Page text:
Wei-Hai-Wei (Port Edward) China Photo Albums
1905. Two photo albums, 6 by 9 inches, each with 24 pages with two photographs per page. The albums appear to have been prepared by a British soldier, E. Beckwith, for two different people, and there is some duplication of images. In total, there are 76 unique images and 20 duplicate prints, with one additional photo mounted to the back cover of one album. The photoraphs are mostly 4 by 3 inches.
The images appear to have been taken by a British soldier stationed at Port Arthur, a leased port at the entrance to Wei-Hai-Wei bay, in China. The British controlled this territory between 1898 and 1930, and the U.K.'s First Chinese Regiment was stationed there.
Unlike many such albums of snapshots, Beckwith was interested in occupational scenes and set out to document village life--indeed, that is the title he gave one album, "Village Life in China." He captured scenes of shops and workers and in most cases captioned them with British equivalents.
Among the subjects in these albums are grocers, fishmongers, a fish auction, shoe repair, an outdoor restaurant, the corn harvest, shipbuilding, sailmaking, ropemaking, street merchants, families doing laundry in streams, the mail, and a unique kind of cart indigenous to the region, where the goods are supported on poles with draft animals at either end.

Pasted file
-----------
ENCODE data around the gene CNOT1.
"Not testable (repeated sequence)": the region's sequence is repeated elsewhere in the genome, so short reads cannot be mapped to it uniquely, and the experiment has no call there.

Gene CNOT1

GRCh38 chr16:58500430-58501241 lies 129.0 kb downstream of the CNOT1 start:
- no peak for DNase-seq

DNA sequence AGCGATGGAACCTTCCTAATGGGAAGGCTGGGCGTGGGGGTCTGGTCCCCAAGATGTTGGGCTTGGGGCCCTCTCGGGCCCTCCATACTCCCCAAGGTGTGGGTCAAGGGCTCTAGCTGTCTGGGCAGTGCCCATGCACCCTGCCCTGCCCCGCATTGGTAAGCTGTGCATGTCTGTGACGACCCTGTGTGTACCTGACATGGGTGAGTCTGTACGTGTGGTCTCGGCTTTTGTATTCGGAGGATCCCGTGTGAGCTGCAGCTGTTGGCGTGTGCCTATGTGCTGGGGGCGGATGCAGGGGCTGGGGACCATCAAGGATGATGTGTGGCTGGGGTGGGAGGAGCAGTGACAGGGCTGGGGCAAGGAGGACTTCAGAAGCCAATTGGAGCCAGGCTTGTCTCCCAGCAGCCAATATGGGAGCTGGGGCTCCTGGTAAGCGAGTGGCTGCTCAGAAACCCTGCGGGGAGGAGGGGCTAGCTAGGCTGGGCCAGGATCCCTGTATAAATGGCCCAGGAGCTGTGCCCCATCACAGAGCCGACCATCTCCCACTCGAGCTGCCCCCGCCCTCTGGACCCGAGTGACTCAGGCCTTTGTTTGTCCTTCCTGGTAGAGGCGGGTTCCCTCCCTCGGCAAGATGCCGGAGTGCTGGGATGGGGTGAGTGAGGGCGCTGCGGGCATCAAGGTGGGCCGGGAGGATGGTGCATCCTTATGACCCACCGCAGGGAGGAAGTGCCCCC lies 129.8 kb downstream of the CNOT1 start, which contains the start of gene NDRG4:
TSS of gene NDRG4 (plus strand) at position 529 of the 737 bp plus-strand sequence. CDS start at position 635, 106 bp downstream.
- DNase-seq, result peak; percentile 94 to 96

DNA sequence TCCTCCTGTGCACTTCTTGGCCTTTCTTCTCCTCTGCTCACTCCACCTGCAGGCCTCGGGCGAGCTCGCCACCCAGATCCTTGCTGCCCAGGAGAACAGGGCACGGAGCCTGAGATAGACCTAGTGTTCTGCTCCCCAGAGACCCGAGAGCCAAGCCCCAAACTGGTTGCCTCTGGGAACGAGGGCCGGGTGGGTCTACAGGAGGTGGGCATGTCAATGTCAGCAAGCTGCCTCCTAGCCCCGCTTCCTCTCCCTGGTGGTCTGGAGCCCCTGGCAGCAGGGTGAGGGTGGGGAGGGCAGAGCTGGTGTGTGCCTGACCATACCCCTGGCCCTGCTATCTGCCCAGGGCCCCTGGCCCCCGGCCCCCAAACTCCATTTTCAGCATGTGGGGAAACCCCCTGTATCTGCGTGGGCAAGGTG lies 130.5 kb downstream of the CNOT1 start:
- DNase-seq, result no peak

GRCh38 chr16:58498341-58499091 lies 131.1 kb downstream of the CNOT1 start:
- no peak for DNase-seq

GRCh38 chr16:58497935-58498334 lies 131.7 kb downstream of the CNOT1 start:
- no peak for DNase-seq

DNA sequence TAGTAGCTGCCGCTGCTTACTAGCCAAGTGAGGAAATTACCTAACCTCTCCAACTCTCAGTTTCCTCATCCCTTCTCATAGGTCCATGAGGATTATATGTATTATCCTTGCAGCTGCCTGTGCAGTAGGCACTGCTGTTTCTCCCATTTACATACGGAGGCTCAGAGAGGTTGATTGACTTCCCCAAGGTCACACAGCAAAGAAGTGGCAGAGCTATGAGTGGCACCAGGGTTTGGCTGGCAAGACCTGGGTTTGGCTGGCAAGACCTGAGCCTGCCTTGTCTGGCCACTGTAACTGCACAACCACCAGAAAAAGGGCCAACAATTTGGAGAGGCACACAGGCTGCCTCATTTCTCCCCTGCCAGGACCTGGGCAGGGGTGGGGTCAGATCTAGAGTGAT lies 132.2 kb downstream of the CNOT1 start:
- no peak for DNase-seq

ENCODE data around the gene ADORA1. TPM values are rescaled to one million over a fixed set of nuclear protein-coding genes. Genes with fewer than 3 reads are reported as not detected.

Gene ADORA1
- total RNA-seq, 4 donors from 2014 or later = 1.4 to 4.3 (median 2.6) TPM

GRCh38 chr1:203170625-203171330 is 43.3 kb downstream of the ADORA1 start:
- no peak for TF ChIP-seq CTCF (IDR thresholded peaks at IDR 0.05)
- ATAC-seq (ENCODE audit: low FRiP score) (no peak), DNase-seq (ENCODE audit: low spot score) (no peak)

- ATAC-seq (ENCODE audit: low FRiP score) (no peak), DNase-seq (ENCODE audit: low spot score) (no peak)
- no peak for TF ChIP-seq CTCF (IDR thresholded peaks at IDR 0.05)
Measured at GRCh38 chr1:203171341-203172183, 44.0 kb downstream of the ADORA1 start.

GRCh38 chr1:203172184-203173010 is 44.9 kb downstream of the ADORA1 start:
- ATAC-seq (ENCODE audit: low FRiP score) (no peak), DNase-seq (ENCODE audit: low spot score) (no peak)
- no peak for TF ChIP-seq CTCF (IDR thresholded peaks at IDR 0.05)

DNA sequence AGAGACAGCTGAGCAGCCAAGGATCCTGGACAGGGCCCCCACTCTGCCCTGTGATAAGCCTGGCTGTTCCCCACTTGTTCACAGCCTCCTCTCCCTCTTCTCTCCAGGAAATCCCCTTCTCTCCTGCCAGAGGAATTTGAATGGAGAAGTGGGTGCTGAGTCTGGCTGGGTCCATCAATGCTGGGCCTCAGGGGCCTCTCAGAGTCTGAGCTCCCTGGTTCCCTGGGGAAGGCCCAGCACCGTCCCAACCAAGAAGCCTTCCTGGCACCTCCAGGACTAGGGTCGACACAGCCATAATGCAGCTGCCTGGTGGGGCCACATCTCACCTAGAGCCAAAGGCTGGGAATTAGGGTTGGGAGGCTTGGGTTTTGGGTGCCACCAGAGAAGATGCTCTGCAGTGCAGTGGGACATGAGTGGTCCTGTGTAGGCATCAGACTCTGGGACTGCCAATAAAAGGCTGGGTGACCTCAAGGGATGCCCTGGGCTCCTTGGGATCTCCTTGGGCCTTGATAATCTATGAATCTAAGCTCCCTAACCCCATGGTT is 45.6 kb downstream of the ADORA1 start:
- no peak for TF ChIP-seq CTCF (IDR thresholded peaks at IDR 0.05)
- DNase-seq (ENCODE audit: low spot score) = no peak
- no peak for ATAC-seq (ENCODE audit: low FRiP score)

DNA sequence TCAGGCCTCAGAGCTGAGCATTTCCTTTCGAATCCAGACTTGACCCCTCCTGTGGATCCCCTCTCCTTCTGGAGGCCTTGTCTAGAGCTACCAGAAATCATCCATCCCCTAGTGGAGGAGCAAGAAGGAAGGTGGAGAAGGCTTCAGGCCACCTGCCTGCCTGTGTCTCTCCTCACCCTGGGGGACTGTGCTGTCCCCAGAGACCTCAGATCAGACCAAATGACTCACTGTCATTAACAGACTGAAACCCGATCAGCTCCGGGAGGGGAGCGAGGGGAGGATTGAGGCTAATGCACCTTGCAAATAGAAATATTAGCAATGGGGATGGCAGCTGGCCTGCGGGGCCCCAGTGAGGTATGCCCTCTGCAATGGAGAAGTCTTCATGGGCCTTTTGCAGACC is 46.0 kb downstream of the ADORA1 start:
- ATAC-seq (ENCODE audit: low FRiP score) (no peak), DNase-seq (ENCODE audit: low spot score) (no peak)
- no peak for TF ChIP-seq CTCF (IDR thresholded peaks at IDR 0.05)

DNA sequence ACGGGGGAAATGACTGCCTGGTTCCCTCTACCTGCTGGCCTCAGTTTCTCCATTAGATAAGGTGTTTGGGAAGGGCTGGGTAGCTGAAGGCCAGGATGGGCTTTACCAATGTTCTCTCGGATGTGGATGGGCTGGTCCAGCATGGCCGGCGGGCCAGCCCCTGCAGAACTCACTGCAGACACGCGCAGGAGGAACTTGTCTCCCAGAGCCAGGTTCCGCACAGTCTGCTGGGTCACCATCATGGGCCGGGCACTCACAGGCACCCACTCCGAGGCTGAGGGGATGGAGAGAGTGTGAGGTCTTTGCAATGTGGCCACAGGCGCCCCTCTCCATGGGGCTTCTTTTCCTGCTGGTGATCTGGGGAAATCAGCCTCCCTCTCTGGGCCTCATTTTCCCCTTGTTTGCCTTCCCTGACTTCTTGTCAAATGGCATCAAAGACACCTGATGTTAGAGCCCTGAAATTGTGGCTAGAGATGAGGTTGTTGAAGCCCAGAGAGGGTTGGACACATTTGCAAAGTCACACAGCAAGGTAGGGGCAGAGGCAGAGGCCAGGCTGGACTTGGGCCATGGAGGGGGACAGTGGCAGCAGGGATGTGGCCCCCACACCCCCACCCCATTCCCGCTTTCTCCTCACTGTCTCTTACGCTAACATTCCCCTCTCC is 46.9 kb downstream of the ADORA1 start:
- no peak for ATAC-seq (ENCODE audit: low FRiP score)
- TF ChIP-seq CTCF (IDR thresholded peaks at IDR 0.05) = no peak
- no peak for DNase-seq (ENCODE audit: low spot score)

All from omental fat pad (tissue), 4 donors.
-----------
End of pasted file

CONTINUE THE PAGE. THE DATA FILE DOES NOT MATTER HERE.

The final leaves of one album are devoted to a funeral. Other sections document several kinds of local theater and statues of gods in the temple.
One album was presented to a "Mr. and Mrs. Harvey" in 1905. In it, Beckwith refers to the main figure in many images as "John," a sort of everyman, and offers rather condescending descriptions intended to be humorous. The second album has captions that reflect a more dismissive and perhaps honest view of the Chinese. For example, in the Harvey album, the photograph of the shoe repairer is captioned, "The American Book Emporium." In the second album, the same image is titled "Village Snob."
Beckwith also documents women in village life, with photographs of a bride in her wedding costume, a woman with bound feet walking on the street, women making sails, women in the market, women working on a farm, and several images of women in the cangue, the Chinese pillory (one image shows three women wearing a single large board). He shows children at play, at work, and doing chores.
In all, a superb pair of albums showing rural Chinese life at the turn of the 20th century.
About Beckwith, not much is known. A short note in an envelope addressed to Major Beckwith MC provides some clues. An E. Beckwith earned a Military Cross (MC) at Gallipoli and a field promotion to Major as an officer in the Royal Fusiliers Machine Gun Corps. He was wounded but survived the First World War and was in Essex in 1920.
The location of the images was identified from a distinctive market building and an arch that frequently appear in other photographs of Port Edward. ISBN: 281AIB1042166.
Both volumes very good or better. A few images are light, but there are better prints of the same image in the other volume. One leaf beginning to separate from binding. Overall, a nice pair of albums.